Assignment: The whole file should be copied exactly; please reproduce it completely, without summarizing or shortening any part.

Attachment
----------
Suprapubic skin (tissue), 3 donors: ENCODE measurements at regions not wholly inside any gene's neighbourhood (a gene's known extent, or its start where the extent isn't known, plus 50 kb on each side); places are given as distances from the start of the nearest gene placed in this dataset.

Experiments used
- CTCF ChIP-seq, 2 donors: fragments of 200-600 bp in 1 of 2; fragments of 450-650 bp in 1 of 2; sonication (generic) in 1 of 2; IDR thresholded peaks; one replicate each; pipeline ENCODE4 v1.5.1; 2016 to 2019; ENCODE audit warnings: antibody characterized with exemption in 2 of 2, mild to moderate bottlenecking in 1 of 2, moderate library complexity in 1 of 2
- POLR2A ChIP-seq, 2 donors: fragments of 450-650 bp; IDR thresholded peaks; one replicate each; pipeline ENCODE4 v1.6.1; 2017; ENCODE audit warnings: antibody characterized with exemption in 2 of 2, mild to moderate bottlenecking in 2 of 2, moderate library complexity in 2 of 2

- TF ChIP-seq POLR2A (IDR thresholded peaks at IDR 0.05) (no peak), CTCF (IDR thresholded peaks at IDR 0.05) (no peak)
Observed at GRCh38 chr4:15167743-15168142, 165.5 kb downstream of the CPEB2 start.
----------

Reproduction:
Suprapubic skin (tissue), 3 donors: ENCODE measurements at regions not wholly inside any gene's neighbourhood (a gene's known extent, or its start where the extent isn't known, plus 50 kb on each side); places are given as distances from the start of the nearest gene placed in this dataset.

Experiments used
- CTCF ChIP-seq, 2 donors: fragments of 200-600 bp in 1 of 2; fragments of 450-650 bp in 1 of 2; sonication (generic) in 1 of 2; IDR thresholded peaks; one replicate each; pipeline ENCODE4 v1.5.1; 2016 to 2019; ENCODE audit warnings: antibody characterized with exemption in 2 of 2, mild to moderate bottlenecking in 1 of 2, moderate library complexity in 1 of 2
- POLR2A ChIP-seq, 2 donors: fragments of 450-650 bp; IDR thresholded peaks; one replicate each; pipeline ENCODE4 v1.6.1; 2017; ENCODE audit warnings: antibody characterized with exemption in 2 of 2, mild to moderate bottlenecking in 2 of 2, moderate library complexity in 2 of 2

- TF ChIP-seq POLR2A (IDR thresholded peaks at IDR 0.05) (no peak), CTCF (IDR thresholded peaks at IDR 0.05) (no peak)
Observed at GRCh38 chr4:15167743-15168142, 165.5 kb downstream of the CPEB2 start.